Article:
• Get better understanding of A, C, G, T

  • Not all DNA in our genome is transcribed into RNA + not all RNA is translated into functional proteins

  • 6 reading frames for each double stranded DNA fragment

  • Establish correct reading frame by using computer program to scan genome in both

    directions and identify reading frame that works for both strand

    • Usually a long stretch of codons without a stop codon is a good indication s

  • Only one reading frame codes for the protein

    • Ex: human beta globin gene, only 1 reading frame will give full length protein, b/c other reading frames will terminate translation after only a few amino acids

  • Computers also look for start, typical codes for promoters and other regulatory sites (Eukaryote is trickier to identify introns and exons)

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In sequencing, annotation also requires the identification of patterns

Protein- coding regions, using hypothetical RNA, non-coding regions

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Protein-coding regions

Nucleotides that relate to amino-acids with no stop codons for stretches

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Using Hypothetical RNA

To infer DNA sequences (ex: tRNA has a hairpin loop that folds back onto itself which means it can be inferred to have complementary stretches) \n

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Non-Coding regions \n

Regions that code for non-coding RNA this helps with diversity in organisms

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How common are mistakes (dna mutations).

Mutations considered a source of genetic differences that either have devastating effects or beneficial adoption

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Causes of DNA mutations

Environmental factors or more likely DNA replication errors (can lead to propagation)

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Commonality of DNA mutations

In multicellular organisms they have a lower probability, But no unicellular

Ex: viruses (RNA virus has fastest mutation rate) b/c delicate nature of their RNA backbone, no proofreading

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Somatic mutations

  • Cell will be progenitor of population of identical daughter cells following cell division

  • but is not passed down to offspring. Early mutations lead to more widespread mutation in body.

  • If mutation arises in cell no longer dividing (post-mitotic in G0 cycle), mutations effect negligible

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Germline Mutations

Mutations that can be passed down to offspring. Germ cells are cells that come together to produce offspring like embryo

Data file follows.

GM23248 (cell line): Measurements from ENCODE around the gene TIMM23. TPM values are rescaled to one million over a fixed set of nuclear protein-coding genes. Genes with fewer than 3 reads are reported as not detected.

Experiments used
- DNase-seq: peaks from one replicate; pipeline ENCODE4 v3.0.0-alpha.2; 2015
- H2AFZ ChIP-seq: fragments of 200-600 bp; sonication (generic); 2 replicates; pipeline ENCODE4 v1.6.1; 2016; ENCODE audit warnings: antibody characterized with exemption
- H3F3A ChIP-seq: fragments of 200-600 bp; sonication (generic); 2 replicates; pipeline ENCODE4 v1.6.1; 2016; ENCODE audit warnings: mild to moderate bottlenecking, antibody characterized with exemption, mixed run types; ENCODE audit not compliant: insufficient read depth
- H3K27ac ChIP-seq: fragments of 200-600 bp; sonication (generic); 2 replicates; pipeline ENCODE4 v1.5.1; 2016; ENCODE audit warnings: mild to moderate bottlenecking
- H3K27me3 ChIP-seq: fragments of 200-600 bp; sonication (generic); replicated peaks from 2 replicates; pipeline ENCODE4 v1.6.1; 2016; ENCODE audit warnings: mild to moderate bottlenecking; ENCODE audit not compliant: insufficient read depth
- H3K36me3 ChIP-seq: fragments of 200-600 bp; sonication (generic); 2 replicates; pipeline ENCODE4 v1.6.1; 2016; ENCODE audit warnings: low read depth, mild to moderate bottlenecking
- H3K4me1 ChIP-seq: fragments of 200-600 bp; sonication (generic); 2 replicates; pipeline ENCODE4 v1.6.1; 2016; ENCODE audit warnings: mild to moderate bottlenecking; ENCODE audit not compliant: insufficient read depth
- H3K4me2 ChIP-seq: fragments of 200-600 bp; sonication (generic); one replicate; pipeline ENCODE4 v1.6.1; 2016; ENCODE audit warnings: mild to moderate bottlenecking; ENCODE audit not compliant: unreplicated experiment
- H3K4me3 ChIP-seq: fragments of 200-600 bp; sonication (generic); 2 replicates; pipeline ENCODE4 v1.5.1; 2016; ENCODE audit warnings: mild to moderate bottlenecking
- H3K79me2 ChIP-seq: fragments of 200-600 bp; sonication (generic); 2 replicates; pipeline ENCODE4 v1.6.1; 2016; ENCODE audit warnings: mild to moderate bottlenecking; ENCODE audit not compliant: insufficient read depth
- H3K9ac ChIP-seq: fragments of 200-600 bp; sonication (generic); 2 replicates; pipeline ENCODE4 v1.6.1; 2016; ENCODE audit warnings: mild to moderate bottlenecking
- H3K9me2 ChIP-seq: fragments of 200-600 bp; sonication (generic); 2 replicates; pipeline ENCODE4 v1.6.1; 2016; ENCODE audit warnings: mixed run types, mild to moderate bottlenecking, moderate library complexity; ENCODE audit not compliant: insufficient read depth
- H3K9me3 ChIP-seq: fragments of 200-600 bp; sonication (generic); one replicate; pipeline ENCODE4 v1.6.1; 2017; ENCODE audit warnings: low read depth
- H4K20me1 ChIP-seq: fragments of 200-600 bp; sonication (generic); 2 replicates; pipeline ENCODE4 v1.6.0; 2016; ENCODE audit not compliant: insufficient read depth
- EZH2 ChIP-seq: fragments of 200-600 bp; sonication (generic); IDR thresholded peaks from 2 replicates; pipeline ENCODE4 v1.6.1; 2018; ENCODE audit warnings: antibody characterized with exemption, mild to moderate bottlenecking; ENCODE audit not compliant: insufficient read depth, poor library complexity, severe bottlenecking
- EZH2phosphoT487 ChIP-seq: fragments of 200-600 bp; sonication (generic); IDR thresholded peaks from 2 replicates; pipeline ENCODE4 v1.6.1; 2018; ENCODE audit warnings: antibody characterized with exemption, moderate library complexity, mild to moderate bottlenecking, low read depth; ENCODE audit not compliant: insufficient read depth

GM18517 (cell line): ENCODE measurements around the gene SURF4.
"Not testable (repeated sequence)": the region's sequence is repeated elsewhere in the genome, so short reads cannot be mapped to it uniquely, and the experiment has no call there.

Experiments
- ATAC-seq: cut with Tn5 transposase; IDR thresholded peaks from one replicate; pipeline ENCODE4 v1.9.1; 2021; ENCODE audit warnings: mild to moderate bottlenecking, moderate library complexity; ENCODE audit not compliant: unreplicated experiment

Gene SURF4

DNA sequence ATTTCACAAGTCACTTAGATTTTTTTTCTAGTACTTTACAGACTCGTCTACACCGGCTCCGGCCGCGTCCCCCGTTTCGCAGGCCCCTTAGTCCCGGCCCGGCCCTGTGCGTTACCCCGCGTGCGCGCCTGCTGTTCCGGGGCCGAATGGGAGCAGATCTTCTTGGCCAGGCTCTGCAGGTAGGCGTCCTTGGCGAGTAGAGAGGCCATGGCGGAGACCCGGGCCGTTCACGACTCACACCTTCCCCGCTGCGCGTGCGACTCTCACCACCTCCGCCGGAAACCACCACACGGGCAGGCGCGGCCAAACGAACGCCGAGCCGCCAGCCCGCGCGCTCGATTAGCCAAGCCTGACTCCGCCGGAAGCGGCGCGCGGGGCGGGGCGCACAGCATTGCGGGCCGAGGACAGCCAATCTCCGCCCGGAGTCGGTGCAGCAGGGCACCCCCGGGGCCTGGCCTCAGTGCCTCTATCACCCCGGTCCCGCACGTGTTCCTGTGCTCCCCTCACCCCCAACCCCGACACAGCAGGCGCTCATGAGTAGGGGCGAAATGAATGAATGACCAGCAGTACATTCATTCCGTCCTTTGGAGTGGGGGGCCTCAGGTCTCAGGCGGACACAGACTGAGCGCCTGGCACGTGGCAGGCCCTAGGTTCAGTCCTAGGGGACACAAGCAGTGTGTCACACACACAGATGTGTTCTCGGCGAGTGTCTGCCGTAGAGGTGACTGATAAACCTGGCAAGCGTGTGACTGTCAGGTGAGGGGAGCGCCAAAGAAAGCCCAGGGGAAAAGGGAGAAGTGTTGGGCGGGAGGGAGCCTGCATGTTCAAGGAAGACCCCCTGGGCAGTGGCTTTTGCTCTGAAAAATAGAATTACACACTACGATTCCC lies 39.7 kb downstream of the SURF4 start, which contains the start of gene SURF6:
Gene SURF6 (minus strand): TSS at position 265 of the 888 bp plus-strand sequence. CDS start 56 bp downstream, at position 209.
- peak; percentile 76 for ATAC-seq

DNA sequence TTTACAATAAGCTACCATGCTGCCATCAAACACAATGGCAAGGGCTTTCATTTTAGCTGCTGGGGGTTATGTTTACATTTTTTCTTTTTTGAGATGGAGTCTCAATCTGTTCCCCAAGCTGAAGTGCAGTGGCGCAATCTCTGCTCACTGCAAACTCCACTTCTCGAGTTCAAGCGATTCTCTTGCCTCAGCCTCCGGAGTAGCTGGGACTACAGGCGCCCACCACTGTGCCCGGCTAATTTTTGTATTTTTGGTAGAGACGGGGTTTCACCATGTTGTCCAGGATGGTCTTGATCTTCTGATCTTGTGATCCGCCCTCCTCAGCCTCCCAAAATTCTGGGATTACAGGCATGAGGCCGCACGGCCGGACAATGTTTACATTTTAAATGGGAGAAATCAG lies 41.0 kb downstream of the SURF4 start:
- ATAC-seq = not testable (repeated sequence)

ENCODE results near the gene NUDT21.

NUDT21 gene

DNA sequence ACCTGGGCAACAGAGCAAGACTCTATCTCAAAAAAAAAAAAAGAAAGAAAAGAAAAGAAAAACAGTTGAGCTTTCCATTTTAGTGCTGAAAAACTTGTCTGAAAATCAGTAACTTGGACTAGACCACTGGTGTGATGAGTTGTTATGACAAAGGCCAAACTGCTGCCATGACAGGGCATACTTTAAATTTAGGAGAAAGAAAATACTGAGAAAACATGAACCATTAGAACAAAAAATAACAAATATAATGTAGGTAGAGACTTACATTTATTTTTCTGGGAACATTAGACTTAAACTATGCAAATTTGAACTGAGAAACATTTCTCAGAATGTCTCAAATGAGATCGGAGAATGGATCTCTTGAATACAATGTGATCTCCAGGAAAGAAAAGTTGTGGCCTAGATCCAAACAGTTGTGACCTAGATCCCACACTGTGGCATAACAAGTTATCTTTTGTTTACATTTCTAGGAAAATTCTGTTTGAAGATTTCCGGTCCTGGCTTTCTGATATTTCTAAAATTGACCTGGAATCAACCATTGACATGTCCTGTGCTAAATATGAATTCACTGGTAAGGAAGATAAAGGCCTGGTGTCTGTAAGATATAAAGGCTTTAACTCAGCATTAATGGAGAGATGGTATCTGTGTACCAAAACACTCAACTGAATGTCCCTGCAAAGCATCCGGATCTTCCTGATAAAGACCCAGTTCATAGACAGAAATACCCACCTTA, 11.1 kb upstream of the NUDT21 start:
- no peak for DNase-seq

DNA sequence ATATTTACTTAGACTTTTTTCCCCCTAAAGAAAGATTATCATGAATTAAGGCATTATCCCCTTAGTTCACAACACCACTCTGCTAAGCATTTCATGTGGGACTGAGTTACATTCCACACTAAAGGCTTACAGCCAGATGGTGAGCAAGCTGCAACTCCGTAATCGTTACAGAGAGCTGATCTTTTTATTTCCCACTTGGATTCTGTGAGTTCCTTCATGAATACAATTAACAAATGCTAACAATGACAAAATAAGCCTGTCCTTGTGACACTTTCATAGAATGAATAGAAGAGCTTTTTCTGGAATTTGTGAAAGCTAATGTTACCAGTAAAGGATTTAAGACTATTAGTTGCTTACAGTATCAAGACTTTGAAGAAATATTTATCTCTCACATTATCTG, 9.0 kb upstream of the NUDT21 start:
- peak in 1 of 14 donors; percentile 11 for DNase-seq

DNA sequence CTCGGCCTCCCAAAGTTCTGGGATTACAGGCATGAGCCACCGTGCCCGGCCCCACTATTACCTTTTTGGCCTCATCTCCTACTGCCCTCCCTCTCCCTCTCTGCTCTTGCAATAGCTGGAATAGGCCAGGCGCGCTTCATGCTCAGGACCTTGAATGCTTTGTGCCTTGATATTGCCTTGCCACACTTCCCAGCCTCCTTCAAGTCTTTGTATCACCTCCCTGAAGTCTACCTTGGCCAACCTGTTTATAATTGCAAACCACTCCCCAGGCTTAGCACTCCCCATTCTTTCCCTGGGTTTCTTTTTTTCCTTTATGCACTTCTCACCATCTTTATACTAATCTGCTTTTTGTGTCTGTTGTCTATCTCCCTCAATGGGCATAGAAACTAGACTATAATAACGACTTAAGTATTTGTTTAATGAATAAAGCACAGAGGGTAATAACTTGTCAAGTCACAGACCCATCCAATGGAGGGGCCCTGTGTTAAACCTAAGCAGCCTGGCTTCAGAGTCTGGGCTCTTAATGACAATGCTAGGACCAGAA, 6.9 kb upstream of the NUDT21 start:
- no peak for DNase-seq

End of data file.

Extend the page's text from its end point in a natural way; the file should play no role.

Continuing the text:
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Randomness of mutations

This was proven by Lederberg by using mutation caused by antibiotic resistance that were random


  1. Non-selective Plate 1- is any bacteria that grows on it

  2. Selective- bacteria from plate 1 was placed onto a second plate which was supplemented with penicillin.

    Some bacteria lived

    • The mutant culture of antibiotic-resistant was present prior to being exposed

    • Proved that genetic variations are random and that the environment did not create the mutation

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DNA repair

Mutations happen often, usually caused by mutagens (radiation and chemicals)

  • Specialized repair enzymes can fix these damages

    • DNA ligase:e can repair DNA backbone and single strand breaks

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Types of DNA repair - mismatch repair

  • Rreplication errors

  • DNA polymerase proofreading corrects.. If that doesn’t catch it, some repair enzymes recognize the mistake because a mismatched pair create s kink in the strand

    • Nnuclease enzyme cuts single strand, enzymes like DNA polymerase and DNA ligase close gap

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Types of DNA repiar - base excision repair

X-rays/Oxygen Radicals can cause a uracil to appear in DNA (uracil is only found in RNA)

  1. Uracil in DNA signals repair process to DNA uracil glycosylase

  2. DNA uracil glycosylase cleaves uracil from the deoxyribose sugar backbone, leaves behind bare deoxyribose sugar with no attached nitrogenous base

  3. AP endonuclease celas detects lack of base, the backbonecleaves both sides of backbone, leaves a gap for new base

  4. Other enzymesDNA synthesis occurs to close gap via DNA ligase and DNA polymerase (uses the intact stand as a template